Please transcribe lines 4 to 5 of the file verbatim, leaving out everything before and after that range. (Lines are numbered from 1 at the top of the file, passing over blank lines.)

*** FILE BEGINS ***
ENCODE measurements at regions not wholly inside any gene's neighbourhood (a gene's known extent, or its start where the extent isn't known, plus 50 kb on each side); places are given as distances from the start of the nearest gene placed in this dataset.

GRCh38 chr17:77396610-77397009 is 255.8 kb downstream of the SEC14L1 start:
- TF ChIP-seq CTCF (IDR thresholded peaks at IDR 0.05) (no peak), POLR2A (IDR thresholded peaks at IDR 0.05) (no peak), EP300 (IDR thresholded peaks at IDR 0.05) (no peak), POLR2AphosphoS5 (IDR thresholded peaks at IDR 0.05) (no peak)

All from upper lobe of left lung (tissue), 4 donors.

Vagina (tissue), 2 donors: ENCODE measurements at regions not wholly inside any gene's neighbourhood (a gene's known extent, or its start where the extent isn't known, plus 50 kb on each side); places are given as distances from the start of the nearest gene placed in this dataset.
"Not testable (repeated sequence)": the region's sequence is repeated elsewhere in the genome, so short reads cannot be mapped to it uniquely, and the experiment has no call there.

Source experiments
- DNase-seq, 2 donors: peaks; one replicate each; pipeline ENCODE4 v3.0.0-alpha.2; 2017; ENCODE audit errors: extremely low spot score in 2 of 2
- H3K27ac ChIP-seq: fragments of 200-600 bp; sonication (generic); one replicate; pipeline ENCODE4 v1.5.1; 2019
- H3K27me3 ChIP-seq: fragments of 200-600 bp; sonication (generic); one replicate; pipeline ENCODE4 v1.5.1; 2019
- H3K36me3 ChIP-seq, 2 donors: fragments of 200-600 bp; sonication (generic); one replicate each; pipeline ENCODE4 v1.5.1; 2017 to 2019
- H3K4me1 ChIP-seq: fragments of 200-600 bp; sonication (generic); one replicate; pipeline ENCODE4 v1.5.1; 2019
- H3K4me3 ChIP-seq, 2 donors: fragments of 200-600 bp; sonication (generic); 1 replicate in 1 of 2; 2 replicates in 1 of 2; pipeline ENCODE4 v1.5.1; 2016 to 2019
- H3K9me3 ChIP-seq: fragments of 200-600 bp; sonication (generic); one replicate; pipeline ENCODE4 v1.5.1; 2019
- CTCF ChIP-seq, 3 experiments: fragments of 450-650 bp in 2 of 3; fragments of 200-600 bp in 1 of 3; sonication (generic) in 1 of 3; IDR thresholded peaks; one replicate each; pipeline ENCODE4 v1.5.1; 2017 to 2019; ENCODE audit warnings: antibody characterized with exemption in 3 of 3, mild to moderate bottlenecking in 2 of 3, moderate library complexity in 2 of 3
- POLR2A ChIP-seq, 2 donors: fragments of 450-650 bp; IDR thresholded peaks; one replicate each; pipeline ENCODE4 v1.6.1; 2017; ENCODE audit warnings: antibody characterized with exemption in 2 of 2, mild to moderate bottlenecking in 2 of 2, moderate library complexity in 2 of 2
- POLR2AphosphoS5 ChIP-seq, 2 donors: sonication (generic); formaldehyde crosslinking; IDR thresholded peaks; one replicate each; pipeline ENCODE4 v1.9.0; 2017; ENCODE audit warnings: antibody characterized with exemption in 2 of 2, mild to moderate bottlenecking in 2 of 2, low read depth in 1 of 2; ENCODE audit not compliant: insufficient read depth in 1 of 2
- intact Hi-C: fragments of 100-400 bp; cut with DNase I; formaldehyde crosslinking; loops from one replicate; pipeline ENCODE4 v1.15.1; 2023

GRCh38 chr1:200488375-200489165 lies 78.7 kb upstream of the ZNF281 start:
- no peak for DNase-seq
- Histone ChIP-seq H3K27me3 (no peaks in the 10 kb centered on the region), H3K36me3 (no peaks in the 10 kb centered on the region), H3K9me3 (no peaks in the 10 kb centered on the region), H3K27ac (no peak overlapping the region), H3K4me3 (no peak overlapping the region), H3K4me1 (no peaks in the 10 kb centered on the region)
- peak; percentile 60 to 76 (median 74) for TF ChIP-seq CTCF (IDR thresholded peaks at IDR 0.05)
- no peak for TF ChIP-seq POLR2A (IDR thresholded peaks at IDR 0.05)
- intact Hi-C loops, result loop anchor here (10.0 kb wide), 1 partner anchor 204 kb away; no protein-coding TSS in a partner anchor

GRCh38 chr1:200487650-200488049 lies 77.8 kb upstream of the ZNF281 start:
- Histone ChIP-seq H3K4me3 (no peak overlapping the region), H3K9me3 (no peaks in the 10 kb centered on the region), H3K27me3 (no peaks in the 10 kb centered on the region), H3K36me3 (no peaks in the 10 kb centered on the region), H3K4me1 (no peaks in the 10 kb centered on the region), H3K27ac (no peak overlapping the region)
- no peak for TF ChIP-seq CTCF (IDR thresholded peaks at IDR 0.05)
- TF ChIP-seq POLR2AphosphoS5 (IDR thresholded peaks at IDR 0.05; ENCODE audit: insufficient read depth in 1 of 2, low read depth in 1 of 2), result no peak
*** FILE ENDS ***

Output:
All from upper lobe of left lung (tissue), 4 donors.

Vagina (tissue), 2 donors: ENCODE measurements at regions not wholly inside any gene's neighbourhood (a gene's known extent, or its start where the extent isn't known, plus 50 kb on each side); places are given as distances from the start of the nearest gene placed in this dataset.